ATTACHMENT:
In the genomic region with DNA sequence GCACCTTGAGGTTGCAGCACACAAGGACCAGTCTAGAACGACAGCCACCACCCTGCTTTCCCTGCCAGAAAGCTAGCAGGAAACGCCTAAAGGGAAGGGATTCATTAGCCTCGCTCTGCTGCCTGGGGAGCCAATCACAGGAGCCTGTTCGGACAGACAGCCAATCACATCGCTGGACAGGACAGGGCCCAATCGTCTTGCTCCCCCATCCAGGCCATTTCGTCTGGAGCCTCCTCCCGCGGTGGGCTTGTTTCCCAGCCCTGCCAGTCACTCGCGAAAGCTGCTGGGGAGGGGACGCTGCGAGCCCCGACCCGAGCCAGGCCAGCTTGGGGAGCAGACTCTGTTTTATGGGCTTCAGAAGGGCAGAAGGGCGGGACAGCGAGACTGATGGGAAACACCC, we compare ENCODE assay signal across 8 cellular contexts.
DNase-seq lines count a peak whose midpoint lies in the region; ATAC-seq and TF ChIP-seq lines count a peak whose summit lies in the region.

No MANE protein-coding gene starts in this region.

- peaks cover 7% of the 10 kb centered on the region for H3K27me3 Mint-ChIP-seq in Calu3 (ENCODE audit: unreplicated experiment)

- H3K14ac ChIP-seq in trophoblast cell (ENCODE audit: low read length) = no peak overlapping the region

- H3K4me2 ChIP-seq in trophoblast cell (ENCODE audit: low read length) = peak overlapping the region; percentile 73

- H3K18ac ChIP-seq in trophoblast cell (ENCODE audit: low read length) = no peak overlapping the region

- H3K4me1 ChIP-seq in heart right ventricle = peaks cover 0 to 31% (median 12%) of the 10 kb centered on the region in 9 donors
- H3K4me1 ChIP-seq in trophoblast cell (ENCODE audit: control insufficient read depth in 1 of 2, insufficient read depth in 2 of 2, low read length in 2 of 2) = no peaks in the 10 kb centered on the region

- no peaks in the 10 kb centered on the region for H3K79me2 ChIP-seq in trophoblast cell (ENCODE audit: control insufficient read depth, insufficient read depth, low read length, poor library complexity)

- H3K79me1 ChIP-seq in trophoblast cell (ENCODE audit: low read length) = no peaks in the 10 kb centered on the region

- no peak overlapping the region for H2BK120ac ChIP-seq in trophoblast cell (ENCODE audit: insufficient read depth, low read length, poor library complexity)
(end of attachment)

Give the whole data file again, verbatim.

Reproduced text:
In the genomic region with DNA sequence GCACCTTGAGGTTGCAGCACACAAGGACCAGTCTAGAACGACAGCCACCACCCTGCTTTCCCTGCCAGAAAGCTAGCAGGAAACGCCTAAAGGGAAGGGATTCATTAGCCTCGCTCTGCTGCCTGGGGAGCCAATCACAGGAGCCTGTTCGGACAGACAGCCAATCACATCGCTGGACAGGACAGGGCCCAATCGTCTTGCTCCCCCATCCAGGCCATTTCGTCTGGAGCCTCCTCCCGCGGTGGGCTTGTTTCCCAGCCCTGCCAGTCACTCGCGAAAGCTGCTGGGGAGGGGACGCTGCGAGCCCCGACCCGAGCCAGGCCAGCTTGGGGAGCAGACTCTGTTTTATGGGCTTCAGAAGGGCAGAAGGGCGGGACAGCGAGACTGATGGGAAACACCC, we compare ENCODE assay signal across 8 cellular contexts.
DNase-seq lines count a peak whose midpoint lies in the region; ATAC-seq and TF ChIP-seq lines count a peak whose summit lies in the region.

No MANE protein-coding gene starts in this region.

- peaks cover 7% of the 10 kb centered on the region for H3K27me3 Mint-ChIP-seq in Calu3 (ENCODE audit: unreplicated experiment)

- H3K14ac ChIP-seq in trophoblast cell (ENCODE audit: low read length) = no peak overlapping the region

- H3K4me2 ChIP-seq in trophoblast cell (ENCODE audit: low read length) = peak overlapping the region; percentile 73

- H3K18ac ChIP-seq in trophoblast cell (ENCODE audit: low read length) = no peak overlapping the region

- H3K4me1 ChIP-seq in heart right ventricle = peaks cover 0 to 31% (median 12%) of the 10 kb centered on the region in 9 donors
- H3K4me1 ChIP-seq in trophoblast cell (ENCODE audit: control insufficient read depth in 1 of 2, insufficient read depth in 2 of 2, low read length in 2 of 2) = no peaks in the 10 kb centered on the region

- no peaks in the 10 kb centered on the region for H3K79me2 ChIP-seq in trophoblast cell (ENCODE audit: control insufficient read depth, insufficient read depth, low read length, poor library complexity)

- H3K79me1 ChIP-seq in trophoblast cell (ENCODE audit: low read length) = no peaks in the 10 kb centered on the region

- no peak overlapping the region for H2BK120ac ChIP-seq in trophoblast cell (ENCODE audit: insufficient read depth, low read length, poor library complexity)